The Returned is just as classy, just as brooding, just as French as you’d expect it to be. No doubt it will have many a reviewer hurrying to Google Translate so that they can adopt the full Gallic flavour of the show and pile on all manner of praise for it en Français. Whatever language the praise comes in, it’s all très deserved.
As the increasingly Scandinavian scheduling on our channels betrays, we Brits love to import shows about the cold and the dead by the crate load. So it was only a matter of time before we started importing ones about the undead, this time from across la Manche. After all, three episodes of BBC Three’s excellent In the Flesh could only sustain us for so long. The Returned isn’t In the Flesh though. It’s a much sexier beast.
In fact, the term ‘zombie’ feels like a misnomer. Zombie brings with it more grisly necrotic connotations – an exposed bone here, the throbbing pulp of intestine there – but those who’ve come back from the terrible coach accident that occurs in this show’s opening moments are pristine. They’re better described as the returned dead. Good-looking people who have become tourists in their own lives, and made their nearest and dearest gawping onlookers. Oblivious to their own deaths they wander back into the eerily atmospheric town with all the confusion of Eurovision contestants who didn’t quite place as high as they thought they would.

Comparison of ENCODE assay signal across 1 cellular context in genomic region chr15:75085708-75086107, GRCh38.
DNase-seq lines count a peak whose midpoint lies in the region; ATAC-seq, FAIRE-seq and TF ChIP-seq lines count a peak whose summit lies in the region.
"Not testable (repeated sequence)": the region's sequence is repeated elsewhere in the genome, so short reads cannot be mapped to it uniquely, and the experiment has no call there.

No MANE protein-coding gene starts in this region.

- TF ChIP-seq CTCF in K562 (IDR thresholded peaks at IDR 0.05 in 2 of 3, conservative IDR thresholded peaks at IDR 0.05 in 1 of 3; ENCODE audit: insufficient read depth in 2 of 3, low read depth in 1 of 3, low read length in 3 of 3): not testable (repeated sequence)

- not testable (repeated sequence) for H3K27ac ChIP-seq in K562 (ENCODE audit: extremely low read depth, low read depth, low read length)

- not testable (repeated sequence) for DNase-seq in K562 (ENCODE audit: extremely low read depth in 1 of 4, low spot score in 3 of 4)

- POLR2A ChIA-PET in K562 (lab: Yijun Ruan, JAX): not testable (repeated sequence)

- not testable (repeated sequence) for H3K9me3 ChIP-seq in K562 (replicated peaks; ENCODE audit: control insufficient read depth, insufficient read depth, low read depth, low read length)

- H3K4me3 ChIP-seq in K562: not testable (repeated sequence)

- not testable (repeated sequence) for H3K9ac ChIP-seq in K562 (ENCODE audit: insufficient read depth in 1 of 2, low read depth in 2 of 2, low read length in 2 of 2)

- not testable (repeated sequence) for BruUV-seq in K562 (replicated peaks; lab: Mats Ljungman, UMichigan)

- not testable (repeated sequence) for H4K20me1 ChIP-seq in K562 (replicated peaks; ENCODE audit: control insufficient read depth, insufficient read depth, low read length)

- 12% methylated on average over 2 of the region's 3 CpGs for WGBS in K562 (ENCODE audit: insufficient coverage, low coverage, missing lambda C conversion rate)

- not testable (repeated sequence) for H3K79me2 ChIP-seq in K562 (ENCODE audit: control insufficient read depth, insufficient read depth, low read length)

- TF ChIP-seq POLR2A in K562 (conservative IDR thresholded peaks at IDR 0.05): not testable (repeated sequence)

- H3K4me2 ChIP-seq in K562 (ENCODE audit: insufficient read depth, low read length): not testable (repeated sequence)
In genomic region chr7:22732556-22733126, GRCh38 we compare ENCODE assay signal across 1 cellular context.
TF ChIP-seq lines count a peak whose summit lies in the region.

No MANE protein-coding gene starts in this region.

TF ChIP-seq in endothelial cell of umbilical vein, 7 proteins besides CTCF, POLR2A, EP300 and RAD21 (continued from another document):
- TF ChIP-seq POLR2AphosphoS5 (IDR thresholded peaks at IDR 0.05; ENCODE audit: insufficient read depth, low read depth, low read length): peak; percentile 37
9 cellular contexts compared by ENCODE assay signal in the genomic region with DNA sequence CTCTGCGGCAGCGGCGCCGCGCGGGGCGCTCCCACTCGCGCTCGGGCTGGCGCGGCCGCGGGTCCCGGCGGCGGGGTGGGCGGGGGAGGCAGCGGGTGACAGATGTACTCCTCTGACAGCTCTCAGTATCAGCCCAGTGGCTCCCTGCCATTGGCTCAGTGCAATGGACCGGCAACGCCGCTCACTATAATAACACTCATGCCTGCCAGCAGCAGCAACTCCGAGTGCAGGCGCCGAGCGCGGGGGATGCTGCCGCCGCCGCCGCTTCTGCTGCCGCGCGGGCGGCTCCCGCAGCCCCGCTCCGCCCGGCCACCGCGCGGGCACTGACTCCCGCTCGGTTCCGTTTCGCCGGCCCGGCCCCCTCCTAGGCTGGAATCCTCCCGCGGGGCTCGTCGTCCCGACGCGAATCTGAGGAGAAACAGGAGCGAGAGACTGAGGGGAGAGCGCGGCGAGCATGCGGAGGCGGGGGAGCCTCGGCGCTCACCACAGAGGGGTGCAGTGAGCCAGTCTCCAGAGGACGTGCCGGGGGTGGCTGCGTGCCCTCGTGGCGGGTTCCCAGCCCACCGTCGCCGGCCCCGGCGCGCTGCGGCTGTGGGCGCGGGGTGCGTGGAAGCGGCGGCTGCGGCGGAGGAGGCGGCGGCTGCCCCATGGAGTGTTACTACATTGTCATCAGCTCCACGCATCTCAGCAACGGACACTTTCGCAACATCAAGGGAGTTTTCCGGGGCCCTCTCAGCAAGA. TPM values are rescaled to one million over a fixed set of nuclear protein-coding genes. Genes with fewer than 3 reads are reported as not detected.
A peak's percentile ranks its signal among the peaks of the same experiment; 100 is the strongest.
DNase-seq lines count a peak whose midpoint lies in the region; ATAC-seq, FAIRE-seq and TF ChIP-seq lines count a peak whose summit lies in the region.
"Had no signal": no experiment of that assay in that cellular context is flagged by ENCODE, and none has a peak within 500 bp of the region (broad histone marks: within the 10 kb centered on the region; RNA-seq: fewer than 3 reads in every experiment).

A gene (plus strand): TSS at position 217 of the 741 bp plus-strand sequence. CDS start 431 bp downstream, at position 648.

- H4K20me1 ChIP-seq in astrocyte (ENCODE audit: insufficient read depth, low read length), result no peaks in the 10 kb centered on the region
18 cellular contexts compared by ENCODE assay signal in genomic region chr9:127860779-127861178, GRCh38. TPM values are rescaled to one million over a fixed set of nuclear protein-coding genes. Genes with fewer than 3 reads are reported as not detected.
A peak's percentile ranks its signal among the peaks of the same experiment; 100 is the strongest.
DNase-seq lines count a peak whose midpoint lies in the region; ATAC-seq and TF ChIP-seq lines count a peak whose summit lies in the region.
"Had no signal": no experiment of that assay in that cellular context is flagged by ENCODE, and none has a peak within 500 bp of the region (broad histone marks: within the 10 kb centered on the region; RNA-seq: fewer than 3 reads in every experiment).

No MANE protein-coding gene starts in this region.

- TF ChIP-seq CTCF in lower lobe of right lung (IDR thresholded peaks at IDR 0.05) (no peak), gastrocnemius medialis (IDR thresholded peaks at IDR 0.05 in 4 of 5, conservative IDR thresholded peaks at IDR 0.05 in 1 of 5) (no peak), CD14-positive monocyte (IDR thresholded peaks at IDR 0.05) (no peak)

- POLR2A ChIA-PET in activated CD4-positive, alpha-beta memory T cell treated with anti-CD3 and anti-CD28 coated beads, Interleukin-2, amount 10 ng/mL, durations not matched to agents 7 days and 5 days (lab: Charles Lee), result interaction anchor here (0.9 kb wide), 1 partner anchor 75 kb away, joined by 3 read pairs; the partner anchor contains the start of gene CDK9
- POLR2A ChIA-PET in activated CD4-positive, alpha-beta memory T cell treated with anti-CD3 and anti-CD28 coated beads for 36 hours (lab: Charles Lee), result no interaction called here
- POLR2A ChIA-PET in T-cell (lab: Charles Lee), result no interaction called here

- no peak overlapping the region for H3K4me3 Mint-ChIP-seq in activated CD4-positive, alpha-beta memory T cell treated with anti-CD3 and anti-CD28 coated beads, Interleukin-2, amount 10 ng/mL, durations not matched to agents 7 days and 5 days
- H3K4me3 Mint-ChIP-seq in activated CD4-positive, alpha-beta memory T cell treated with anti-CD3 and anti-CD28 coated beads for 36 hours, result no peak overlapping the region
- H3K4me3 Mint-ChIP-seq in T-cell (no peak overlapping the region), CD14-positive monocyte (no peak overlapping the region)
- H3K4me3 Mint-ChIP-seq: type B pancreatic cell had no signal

Young Camille walks nonchalantly into her parents’ house and devours a ham sandwich, much to the thoroughly middle-class reaction of her mother (The Diving Bell & the Butterfly‘s Anne Cosigny); a young man who has clearly escaped from an Yves Saint Laurent ad hammers on the door of his distressed ex; Victor (Swann Nambotin), a little boy with an air of the Midwich Cuckoos about him, becomes the creepiest avatar of whatever terrible truth lies behind the select return of the dead.
However, there’s a lot more going on here amid the carefully cinematographic bleakness. There are all-too-human secrets, and some other decidedly supernatural doings that extend before and beyond the accident, and which will inform the seven episodes to come. An upsetting and sound-effects heavy attack cuts through the terrible stillness of the town. Teens drink. Parents grieve. Mogwai’s sparse but effective soundtrack rolls over you like an Alpine wind. It all amalgamates like frost in your mind and recalls the chilly tension of every Scandinavian movie and series you’ve ever imbibed, especially the original version of Let the Right One In.
Part mystery, part horror, all drama; The Returned is destined to become a hit over here, although we get the feeling its initial focus on gut-reaction, not guts, means it’ll be liked better by The Killing crowd than the Living Dead lot. Only time (and ratings) will tell. But c’est la vie. Or in this case, c’est la mort.
Airs at 9pm on Sunday 9 June 2013 on Channel 4.
Watch the trailer…
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